Armed with multicolored sticky notes, residents of East Waco gave input on the Prosper Waco goals regarding education, finance and health during Tuesday’s community engagement meeting.
Prosper Waco Executive Director Matthew Polk invited the approximately 25 attendees to explain what they thought would improve the lives of residents in their neighborhoods.
Residents recommended night child care for people who work late shifts, providing programs that teach parents how to educate their own children and forums that connect parents to resources for toddlers in preparation for pre-kindergarten.
“They need a safe place for their kids,” South Waco resident Gloria Rogers Harris said.
Prosper Waco is a nonprofit community initiative committed to mobilizing local residents to eradicate poverty in the area.
Some of the overarching goals of the group include increasing the number of people with postsecondary degrees, the number of families living above 200 percent of the federal poverty guidelines — or $48,500 annually for a family of four — and the quality of life for all Waco residents through better health.
The evening included subdued but lengthy conversation that lasted beyond the two-hour schedule at the city’s multipurpose community center in East Waco.
The conversation regarding health care stemmed around Polk’s suggestion of a community health advocate, which residents supported.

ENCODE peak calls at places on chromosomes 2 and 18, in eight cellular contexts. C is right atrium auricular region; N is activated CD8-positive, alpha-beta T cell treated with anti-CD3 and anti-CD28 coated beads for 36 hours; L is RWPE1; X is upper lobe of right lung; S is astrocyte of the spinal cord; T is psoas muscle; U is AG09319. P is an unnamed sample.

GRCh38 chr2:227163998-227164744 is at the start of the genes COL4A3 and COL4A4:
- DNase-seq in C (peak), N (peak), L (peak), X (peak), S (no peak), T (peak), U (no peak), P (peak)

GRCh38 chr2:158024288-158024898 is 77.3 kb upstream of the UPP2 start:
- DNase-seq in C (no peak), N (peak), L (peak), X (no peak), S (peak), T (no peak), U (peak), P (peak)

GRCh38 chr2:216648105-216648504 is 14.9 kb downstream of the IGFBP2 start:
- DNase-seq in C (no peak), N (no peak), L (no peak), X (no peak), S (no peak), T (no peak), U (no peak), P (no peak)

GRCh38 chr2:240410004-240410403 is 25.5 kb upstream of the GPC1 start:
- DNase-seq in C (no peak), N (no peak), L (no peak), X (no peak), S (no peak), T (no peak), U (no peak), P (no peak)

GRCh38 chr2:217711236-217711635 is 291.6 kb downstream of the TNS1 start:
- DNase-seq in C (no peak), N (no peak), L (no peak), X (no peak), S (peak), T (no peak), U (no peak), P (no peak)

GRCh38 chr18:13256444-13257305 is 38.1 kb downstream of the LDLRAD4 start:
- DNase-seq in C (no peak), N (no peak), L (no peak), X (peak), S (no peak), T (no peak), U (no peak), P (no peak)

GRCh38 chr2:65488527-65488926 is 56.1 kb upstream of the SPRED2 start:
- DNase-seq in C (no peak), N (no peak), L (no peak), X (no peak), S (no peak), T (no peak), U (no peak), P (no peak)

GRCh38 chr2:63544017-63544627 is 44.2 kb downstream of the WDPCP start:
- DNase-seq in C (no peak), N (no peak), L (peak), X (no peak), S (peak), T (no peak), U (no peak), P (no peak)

Polk explained Prosper Waco is contemplating training community members on the local resources for health care and enabling those individuals to connect their neighbors with the resources they need.
Other residents recommended a mobile health van with nurses and professionals who could visit people at homes and “under trees.”
But, they said, the services need to be free. Many of the residents of East Waco are unemployed and without health insurance.
“Waco is not poor by any means,” Deatre Y. Jackson said. “If we can afford that (McLane) Stadium. If we can afford those horses. Bring some of that money over here.”
Polk also suggested employment training programs, which were not as well received by the group.
Harris countered Polk’s programs with an idea about an entrepreneurial program. People need to know how to build something for themselves to pass on to their families, she said.
There aren’t the businesses, such as a cleaners or office supply stores, that are needed in East Waco either, Harris said.
“This community will only come back if the people who live here, work here,” Harris said. “These people need to be taught to support themselves.”
Two more community meetings are planned. The first will be from 6 to 8 p.m. Dec. 9 at the Maranatha Church of Waco, 2200 Ross Ave. The second will be from 6 to 8 p.m. Dec. 10 at Greater New Light Baptist Church, 925 N. 18th St.